Waterloo-Wellington Brock Alumni Network EventsThursday, February 21Social at the Huether Hotel (Waterloo)7 to 9 p.m., $15More information here.Thursday, June 6Professional development opportunity (Kitchener)7 to 9 p.m., $15More information to come. The Ottawa, Kingston, Sudbury, Calgary, Edmonton, Vancouver, & Victoria Brock Alumni Networks all have events coming up but details have not been confirmed yet. Make sure to check the Brock Alumni Relations website frequently to stay up-to-date with future events. Burlington Brock Alumni Network EventsThursday, May 9Pub Olympics at Boston Manor (Burlington)7 to 9 p.m., $20More information to come. This past June, the 75,000th graduate walked across the convocation stage, a significant number for Brock Alumni Relations. “Almost everywhere you go, you can identify a Brock graduate,” said Christine Jones, alumni relations director. “This milestone means Brock is being represented out there with alums all over the world.”Despite your physical distance from the University once you graduate, it’s easy to stay connected with Brock and your peers through Alumni Networks!There are multiple Networks throughout Canada, each hosting at least one event a year. Each network has a dedicated group of alumni volunteers that plan, organize and execute these events that connect grads through social, professional development and networking opportunities.Click on an area to see what events are happening near you:NiagaraBurlington/Hamilton/OakvilleWaterloo-WellingtonTorontoOttawaKingstonSudburyCalgaryEdmontonVancouverVictoriaNiagara Brock Alumni Network EventsSaturday, February 23Outdoor skate & wine tasting at Ravine Vineyard (Niagara-on-the-Lake)11 a.m. to 1 p.m., $20More information here.Thursday, March 14IceDogs hockey game & social at Gord’s (St. Catharines)5 to 9:30 p.m., $15More information here. Toronto Brock Alumni Network EventsWednesday, February 27Lululemon yoga & shopping experience (Queen St. location)7:30 to 9:30 p.m., $10More information here.Saturday, March 16Family sugar bush day at Brooks Farm11 a.m. to 2 p.m., $7More information to come.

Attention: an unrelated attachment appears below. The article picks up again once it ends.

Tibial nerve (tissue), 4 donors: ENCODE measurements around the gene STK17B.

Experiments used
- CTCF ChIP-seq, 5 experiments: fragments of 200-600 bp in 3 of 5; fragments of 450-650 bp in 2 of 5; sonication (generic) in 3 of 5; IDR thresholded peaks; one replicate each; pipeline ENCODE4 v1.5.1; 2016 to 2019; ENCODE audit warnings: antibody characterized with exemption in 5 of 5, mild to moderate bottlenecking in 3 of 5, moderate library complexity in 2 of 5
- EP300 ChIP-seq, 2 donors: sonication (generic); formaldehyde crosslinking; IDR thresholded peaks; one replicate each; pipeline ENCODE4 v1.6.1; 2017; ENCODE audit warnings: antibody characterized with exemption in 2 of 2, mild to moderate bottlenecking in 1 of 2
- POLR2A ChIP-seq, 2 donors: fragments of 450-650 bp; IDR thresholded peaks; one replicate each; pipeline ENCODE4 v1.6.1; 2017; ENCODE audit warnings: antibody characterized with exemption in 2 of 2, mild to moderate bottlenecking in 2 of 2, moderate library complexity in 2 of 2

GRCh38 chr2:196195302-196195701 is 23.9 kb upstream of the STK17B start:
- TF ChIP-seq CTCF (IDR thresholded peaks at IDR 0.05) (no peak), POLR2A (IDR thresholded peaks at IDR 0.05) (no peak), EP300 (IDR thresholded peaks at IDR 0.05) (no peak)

The following letter was sent to faculty, staff and students at Brock University from President Gervan Fearon on Jan. 21, 2019: Dear fellow members of the extended Brock community,At Brock, we are an engaged university community that values collegiality and collaboration in decision-making and development. Your engagement during times of significant change makes Brock stronger, and supports our shared effort to advance the University’s mission, commitment to students, and support for our faculty and staff.On Jan. 17, 2019, the Ontario Government announced a 10 per cent reduction in college and university tuition based on the 2018-19 rates. The new rates are to be held for both 2019-20 and 2020-21, along with changes to the Ontario Student Assistance Program (OSAP) and to Student Association Ancillary fees. As a result, preliminary estimates suggest that Ontario’s 21 publicly supported universities will face an aggregate revenue reduction of about $360 million. These developments will have significant implications for all Ontario universities, including Brock.For context, in May 2018, a balanced 2018-19 operating budget of $339 million was submitted to the Board of Trustees, after having been reviewed by Senate PPBAC to ensure the budget supported and aligned with the University’s academic mission. The 2018-19 budget included $116.3 million in revenues from students that fall within the government’s regulated tuition framework. A 10 per cent reduction in tuition rates, as prescribed by the government, represents an $11.6 million reduction in revenues. However, to cover increasing operating costs, tuition has been increasing at about three per cent per year, representing approximately $3.8 million. Thus, the impact on Brock’s budget is a shortfall of approximately $15.4 million for 2019-20, which extends in 2020-21 by another $3.8 million based on previously budgeted numbers.In reflecting on these implications, it is important to understand the significant differences between operating and capital budgets, as well as between discretionary and dedicated or encumbered budget numbers. Capital budgets are used for long-term capital projects, such as student residences, which, like a house, may involve long-term mortgages. The cash-flow (generated revenue) on these capital assets means they often pay for themselves, and in fact may add net contributions to the University’s operating budget now and in the future.Similarly, donors may stipulate the purpose of the funds they have contributed to the University (e.g., scholarship and bursaries), which can then only be used for those purposes, rather than for general operating purposes. It is important to make these distinctions, since members of the Brock community may very well see the University completing capital projects (the Rankin Family Pavilion or student residences, for example), even as we address any operating budget challenges that we face as of Jan. 17, 2019.Brock University President Gervan FearonThe Brock community has increasingly looked towards a transparent, inclusive and compassionate decision-making framework that is focused on fulfilling the University’s efforts to support its new Institutional Strategic Plan. This includes enhancing our transformational academic and student experience; expanding our research capacity; fostering a culture of inclusivity as well supporting our commitment to Indigenous educational initiatives; and having a positive impact on surrounding communities.All Ontario universities face the challenge of aligning their operating budgets with the new tuition framework. The universities that can address these challenges in a co-ordinated and harmonious fashion — i.e., those that manage the necessary changes and adjustments while keeping focus on the type of university they are trying to establish for the future — will emerge from this period in a better position than those that take a divisive and siloed approach.At the Jan. 16 session of Senate, I stated that Canadians have a tremendous capacity to deal with change and unanticipated events because of our weather. Specifically, we know that when we go into a skid due to poor road conditions, the best way to recover is to focus and steer in the direction you are ultimately aiming to go. We must keep our focus on the priorities of supporting excellence in teaching and learning; building our research capacity; supporting university-community engagement and regional community and economic development; and fostering an inclusive and respectful work and learning environment. The Ontario Government’s announcement of Jan. 17 does not make this task easier; however, it does inform our operating budget capacity, and constrains the rate by which we make progress in relation to these priorities.We have already been in communication with the Brock University Students’ Union and Graduate Students’ Association, and will be co-ordinating meetings and discussions in the coming weeks. The Student Ancillary Fee changes included in the Government’s announcement could potentially have significant service and budgetary implications for the University and our students. We are awaiting further information on these and other components of the announcement, and will provide updates to the Brock community as we get additional information and at key milestones.Over the next few weeks, we will be getting additional details regarding the Government’s announcement, and doing a full analysis of the implications across the Brock community. We will be developing a budget guidance framework that incorporates the new budgetary realities, along with requests for all units across the University to explore options for achieving the new budget numbers. Simultaneously, we will be looking at broad University initiatives that may further support either increased revenues or cost-saving initiatives, and will be looking to you for ideas, assistance and support throughout this process. We will be bringing forward discussion items to Senate and the Board to ensure that the University’s academic and administrative governance processes are fully engaged throughout these efforts.We are a “people” organization in all that we do. We have to put our students, faculty and staff at the centre of our considerations as we endeavour to work within new operating budgetary realities facing the University.Thank you for your assistance and considerations.Sincerely,Gervan Fearon,President and Vice-Chancellor, Brock UniversitySome related links on the Ontario Government’s recent announcement:https://news.ontario.ca/maesd/en/2019/01/government-for-the-people-to-lower-student-tuition-burden-by-10-per-cent.htmlhttps://brocku.ca/about/university-financials/https://ontariosuniversities.ca/tuition-announcement-statement-by-david-lindsay/